KUALA LUMPUR: International Islamic Liquidity Management Corp (IILM), which counts nine central banks as its shareholders, plans to sell US$1.34bil (RM5.54bil) of three-month bills, its biggest offering since being set up in 2010 to support syariah-compliant financial activity.
The Kuala Lumpur-based institution, which added two more primary dealers to its existing network of nine last week, would auction the Islamic notes on Feb 18, it said in a statement. The company known as IILM has a short-term issuer rating of A-1 from Standard & Poor’s, the second highest investment grade, and has sold a total US$14bil of debt denominated in the US currency.
While IILM has increased issuance of short-term paper each year since its debut offering in 2013, the supply is far short of the US$400bil that Ernst & Young LLP estimates is needed to help Islamic banks manage their liquidity. Global sukuk sales slumped 29% in 2015, the most since the credit crunch of 2008.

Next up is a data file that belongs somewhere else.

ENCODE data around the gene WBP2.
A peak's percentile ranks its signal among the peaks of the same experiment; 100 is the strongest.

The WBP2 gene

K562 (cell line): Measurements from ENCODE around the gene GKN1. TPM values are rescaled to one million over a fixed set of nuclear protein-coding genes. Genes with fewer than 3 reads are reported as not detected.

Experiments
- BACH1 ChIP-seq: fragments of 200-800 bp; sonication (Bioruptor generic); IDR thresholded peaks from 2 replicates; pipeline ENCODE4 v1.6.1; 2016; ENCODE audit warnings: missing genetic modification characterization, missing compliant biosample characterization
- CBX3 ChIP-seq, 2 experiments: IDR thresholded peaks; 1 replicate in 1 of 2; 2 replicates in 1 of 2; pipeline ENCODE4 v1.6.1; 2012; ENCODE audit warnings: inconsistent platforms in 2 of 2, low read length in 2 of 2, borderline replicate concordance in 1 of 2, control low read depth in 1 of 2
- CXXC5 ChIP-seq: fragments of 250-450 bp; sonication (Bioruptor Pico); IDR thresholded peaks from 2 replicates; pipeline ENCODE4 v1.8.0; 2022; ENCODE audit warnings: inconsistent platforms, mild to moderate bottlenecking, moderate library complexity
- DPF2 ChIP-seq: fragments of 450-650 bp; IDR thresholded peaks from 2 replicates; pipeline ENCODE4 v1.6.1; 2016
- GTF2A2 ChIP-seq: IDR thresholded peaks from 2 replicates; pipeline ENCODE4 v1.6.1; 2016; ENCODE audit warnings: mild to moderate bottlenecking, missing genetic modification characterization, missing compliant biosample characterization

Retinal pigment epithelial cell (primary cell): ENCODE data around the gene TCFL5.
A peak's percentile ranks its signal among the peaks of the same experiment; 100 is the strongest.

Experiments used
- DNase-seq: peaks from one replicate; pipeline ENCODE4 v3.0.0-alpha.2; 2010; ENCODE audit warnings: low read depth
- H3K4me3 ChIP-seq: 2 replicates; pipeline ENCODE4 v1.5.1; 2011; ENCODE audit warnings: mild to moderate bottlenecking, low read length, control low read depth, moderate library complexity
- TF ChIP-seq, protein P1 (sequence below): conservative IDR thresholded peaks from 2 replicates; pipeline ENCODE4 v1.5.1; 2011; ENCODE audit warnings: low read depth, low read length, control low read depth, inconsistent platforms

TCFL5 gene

“There’s a lot of demand for short-term paper from banks seeking to manage their cashflow,” said Adissadikin Ali, the Kuala Lumpur-based chief executive officer at the Malaysian unit of Bahrain’s Bank Alkhair. “IILM’s planned sale is a positive move as it will promote greater activity in the Islamic finance industry.”
Worldwide Islamic bond sales fell to US$35.4bil in 2015, the lowest in five years, data compiled by Bloomberg show. Issuance edged up 1.8% in 2014 and declined 5.6% the previous year, off the peak of almost US$52bil in 2012.
IILM was formed by central banks including those from the Middle East, South-East Asia, Africa and Luxembourg, as well as the Islamic Development Bank based in Saudi Arabia.
The yield on its existing Islamic bills maturing in April rose two basis points to 1.11% on Wednesday, according to data compiled by Bloomberg. The notes were sold to yield 1.0736%. — Bloomberg